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First woman shuttle pilot, commander, ready to lead
SPACE CENTER, Houston -- Eileen Collins fell in love with space before she even started noticing boys. The affair began in fourth grade, with an article in Junior Scholastic Magazine about the Gemini astronauts.
It was a "pro" and "con" piece about whether the country should be spending money on the space program. Young Eileen didn't consider it a question for debate.
"I couldn't understand why anybody would say no," the 46-year-old Air Force colonel recalled this week. "Why would they not want to explore?"
Nearly four decades later, the shuttle Columbia disaster has renewed a debate that grew stronger after the 1986 Challenger explosion. After the loss now of 14 astronauts and two shuttles, the program has been suspended indefinitely, and some question whether the United States should continue risking human lives in space.
And, again, Collins doesn't see cause for question -- even though she is set to command the first mission following the Feb. 1 destruction of Columbia.
"We cannot wait to go fly," said Collins, whose July 1999 trip on Columbia made her the first woman to command a shuttle mission. "I'm a firm believer in getting people off the planet."
Collins was watching NASA TV with her 2-year-old son that Saturday morning when Mission Control lost contact with Columbia. A few hours later, she was at Johnson offering to help figure out what happened.
It didn't take her long to realize that her place was with her crew, and that her job was to prepare them for the upcoming flight on Atlantis. The mission was set for March, to do repairs on the international space station and swap out its crew.
But Columbia's demise has grounded her and the shuttles for no one knows how long.
The next day after Columbia disintegrated on its return to earth, Collins canceled all training for the next week, then for the following week. Two members of the crew were assigned to be with grieving relatives of the seven Columbia victims.
But there is a time for grief and a time to carry on.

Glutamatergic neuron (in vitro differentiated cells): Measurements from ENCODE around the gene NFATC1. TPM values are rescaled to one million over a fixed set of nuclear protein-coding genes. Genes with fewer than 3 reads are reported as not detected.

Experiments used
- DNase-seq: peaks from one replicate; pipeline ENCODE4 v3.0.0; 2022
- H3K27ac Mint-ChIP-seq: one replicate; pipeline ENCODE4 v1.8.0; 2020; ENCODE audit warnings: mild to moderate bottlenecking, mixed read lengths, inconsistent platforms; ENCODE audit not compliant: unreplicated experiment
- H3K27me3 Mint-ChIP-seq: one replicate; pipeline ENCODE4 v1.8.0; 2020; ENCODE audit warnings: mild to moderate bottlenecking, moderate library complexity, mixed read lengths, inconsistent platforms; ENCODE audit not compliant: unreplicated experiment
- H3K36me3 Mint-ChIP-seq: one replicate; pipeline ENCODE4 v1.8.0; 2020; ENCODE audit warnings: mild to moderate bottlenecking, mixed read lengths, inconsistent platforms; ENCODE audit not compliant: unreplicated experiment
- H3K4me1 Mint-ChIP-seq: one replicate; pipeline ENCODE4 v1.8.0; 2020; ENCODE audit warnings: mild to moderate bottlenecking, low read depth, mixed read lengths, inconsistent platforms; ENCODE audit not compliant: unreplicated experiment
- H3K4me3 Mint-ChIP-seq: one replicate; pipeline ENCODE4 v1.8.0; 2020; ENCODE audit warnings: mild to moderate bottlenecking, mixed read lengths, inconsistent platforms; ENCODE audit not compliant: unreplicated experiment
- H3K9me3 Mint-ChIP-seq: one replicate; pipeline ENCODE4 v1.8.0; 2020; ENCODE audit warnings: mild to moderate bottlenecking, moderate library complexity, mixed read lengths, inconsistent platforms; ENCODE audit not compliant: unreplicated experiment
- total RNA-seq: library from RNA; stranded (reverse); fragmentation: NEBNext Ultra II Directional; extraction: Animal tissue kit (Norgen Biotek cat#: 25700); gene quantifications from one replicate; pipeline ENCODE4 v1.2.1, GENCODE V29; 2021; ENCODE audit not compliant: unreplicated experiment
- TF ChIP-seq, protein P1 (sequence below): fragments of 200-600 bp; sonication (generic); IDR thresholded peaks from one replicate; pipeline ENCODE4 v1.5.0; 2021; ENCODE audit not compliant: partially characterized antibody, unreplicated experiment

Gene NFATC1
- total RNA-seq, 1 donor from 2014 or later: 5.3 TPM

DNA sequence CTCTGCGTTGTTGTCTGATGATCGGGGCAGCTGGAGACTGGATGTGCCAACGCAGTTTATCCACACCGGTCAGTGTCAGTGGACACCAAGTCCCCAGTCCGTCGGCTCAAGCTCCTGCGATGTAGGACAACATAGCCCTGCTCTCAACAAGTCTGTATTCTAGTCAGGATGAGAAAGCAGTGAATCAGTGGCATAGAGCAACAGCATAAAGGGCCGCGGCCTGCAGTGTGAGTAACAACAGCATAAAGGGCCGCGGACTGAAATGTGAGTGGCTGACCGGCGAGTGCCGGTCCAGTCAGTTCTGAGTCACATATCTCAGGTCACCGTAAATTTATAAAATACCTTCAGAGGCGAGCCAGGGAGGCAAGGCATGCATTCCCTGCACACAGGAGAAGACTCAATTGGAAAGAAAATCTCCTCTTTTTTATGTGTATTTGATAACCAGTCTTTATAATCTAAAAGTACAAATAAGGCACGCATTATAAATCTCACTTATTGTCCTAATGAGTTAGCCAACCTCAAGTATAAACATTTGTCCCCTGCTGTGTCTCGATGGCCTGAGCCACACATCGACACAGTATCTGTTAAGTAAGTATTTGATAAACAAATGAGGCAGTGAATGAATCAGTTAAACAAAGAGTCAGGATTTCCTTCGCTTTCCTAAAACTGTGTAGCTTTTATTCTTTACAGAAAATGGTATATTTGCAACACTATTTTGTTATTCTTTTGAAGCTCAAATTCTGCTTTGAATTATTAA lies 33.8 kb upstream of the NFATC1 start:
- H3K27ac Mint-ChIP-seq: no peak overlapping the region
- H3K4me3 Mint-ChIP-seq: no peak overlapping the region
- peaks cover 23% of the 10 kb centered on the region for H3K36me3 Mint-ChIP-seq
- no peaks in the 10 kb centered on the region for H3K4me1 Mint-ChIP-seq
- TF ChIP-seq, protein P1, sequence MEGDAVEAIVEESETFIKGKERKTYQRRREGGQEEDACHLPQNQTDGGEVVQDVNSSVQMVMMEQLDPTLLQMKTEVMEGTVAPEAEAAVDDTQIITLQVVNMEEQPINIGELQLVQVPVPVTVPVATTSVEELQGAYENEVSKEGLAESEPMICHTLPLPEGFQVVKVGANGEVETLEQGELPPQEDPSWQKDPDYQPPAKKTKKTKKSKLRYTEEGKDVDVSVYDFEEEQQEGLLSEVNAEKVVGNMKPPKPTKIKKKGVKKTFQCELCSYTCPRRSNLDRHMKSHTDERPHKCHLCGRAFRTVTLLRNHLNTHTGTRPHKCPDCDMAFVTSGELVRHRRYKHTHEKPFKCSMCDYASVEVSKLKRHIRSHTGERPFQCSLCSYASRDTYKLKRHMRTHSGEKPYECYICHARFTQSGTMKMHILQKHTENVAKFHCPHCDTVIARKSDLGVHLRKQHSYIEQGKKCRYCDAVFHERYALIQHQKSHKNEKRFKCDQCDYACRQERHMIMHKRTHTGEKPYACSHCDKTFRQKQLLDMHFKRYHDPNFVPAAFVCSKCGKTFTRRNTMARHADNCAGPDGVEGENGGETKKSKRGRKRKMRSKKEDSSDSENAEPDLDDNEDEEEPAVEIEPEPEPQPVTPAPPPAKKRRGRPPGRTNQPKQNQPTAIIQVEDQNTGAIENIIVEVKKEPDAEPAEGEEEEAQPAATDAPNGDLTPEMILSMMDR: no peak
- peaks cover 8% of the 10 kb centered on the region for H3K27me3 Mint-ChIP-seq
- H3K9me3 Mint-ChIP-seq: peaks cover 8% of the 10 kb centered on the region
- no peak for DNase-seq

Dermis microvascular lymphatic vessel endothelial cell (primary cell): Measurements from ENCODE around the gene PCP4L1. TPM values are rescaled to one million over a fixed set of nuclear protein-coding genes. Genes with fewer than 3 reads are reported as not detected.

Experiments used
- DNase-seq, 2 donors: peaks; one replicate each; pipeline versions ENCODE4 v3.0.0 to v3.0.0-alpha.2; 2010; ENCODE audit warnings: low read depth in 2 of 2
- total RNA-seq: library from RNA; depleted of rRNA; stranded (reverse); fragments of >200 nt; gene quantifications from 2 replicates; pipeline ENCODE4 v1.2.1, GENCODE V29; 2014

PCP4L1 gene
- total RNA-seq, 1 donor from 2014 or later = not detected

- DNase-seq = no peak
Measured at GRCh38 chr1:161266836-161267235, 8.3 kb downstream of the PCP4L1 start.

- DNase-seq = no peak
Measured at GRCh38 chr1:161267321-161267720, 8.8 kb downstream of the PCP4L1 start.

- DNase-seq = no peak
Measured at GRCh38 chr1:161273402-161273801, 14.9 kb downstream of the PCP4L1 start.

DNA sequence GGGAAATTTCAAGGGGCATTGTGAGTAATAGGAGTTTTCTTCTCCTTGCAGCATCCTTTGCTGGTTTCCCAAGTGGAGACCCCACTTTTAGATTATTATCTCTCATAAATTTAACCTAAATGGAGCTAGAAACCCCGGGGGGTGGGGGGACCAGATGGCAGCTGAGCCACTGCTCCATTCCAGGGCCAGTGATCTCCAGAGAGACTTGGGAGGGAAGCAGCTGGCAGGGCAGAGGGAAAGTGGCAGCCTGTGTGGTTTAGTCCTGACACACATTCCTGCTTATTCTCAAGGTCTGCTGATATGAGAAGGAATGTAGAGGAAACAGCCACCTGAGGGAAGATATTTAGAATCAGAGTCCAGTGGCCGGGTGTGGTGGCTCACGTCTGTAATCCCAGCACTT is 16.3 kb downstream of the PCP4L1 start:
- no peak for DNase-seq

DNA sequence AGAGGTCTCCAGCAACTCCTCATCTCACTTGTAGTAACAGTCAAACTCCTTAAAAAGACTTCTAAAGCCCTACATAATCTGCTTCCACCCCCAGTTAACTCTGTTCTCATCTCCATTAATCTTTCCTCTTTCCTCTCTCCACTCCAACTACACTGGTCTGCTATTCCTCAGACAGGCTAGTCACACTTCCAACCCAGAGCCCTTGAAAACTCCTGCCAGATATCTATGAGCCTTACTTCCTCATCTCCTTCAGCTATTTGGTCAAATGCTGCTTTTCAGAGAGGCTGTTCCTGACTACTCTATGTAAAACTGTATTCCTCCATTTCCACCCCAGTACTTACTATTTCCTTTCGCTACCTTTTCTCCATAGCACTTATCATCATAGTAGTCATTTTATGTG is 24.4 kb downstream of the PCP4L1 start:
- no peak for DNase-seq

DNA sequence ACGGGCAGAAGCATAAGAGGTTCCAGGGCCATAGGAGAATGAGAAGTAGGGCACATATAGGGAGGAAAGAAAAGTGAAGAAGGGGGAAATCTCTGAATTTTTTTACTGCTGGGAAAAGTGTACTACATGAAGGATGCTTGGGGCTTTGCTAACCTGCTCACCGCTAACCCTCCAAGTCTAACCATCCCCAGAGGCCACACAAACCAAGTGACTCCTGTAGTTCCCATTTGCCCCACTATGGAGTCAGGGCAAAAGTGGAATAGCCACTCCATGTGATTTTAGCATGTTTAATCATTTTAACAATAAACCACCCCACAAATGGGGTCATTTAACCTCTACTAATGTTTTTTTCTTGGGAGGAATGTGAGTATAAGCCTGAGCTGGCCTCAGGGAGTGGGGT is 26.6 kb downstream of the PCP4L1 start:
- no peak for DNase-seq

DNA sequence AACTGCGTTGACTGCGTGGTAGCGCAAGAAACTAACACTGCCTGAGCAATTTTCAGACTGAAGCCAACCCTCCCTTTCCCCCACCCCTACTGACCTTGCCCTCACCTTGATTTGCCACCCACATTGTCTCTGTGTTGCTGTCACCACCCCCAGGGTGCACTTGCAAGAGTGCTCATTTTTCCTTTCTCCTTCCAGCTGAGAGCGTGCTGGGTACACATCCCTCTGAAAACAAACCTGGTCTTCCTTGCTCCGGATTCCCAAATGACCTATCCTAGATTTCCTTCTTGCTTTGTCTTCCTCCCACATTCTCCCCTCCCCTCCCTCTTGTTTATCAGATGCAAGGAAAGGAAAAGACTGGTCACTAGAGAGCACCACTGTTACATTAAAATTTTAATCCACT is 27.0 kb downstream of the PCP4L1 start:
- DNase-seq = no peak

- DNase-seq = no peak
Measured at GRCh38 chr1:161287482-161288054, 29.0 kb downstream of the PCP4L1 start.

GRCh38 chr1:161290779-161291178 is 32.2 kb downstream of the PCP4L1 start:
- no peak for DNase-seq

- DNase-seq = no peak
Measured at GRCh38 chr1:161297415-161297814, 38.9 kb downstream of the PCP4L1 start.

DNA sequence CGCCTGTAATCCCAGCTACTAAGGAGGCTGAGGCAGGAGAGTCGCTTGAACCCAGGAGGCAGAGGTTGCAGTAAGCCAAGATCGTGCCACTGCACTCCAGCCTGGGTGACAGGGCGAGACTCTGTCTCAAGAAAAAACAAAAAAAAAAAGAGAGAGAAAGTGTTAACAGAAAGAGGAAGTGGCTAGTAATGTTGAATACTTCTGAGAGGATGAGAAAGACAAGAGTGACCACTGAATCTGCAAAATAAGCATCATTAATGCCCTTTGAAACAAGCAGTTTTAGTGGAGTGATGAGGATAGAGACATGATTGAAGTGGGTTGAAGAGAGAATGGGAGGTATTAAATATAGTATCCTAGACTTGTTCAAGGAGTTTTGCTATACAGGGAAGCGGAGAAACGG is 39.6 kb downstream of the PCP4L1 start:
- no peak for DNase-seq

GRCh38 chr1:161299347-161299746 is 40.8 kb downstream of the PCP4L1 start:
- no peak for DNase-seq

"When the shuttle program is ready to fly again, and the investigation is complete, they do whatever they need to do, we're going to be at that one month from launch point," she says.
"I trust the folks that are working on the investigation, and I know by the time we fly, we're going to be safe. And whatever they find out happened, we will be able to minimize the risk of that happening again."
After Collins caught the space bug growing up in Elmira, N.Y., she found frustratingly little to feed her new appetite for space literature. So she satisfied that hunger by reading about World War II and Korean War military pilots.
By the time she was 20, she'd finally saved up $1,000 to start flying lessons. She cut her teeth in a Cessna 150.
She soloed for the first time in 1976. That's the same year the Air Force selected its first female pilots.
When she learned the Air Force was a possibility, she declared herself a math major and began laying the groundwork for a military career. In 1978, NASA selected the first six women astronauts -- they were in the first shuttle class.
While Collins was stationed at Vance Air Force Base in Oklahoma, the women came there as part of their space training.
"And it was all over the papers: 'The astronauts are here,"' she recalled. "And I started thinking, 'You know? That's what I want to do."'
Collins worked her way up through the Air Force ranks, serving as a pilot and instructor. She graduated from the Air Force Test Pilot School in 1990 and was selected by NASA for the space program.
In 1995, she became the first female shuttle pilot when she rendezvoused Discovery with the Russian space station Mir. She visited Mir again two years later as pilot of Atlantis. All told, she has logged 8.4 million miles in space.
If the investigation delays the next shuttle launch more than a few months, Collins will think about giving her crew some vacation.
"We work up to 55- to 60-hour weeks," she says. "And you just can't keep doing that for a year and expect to have the same level of energy when you go fly."
Collins' family still supports her desire to return to space. Her mother is already talking about getting a plane ticket for the launch.
She is less certain about how her 7-year-old daughter will feel.
Just last December, the astronaut decided the girl was finally old enough to learn about Challenger. Just as her airline pilot husband assured her it was OK for him to return to work after Sept. 11, Collins told her daughter the shuttle was safe.
Now, after Columbia, she knows she must have that talk again. She is not rushing it. "All I told her is that it's going to be a long time before Mom can fly again," she says. "I told her it was an accident, and we were going to find out what happened."
And she told her she was doing a job she believed in.
Collins envisions a day when humans will build space stations on the moon and Mars, when people take vacations on shuttles the way they now do on cruise ships. She knows she'll be too old to be a part of that, but she hopes the United States is in the lead when it happens.
"I feel like I'm a part of a very infant space program, because ... really, we're just beginning to do this," she says. "And it's going to be really exciting.
"I just hope I live long enough to see these things develop."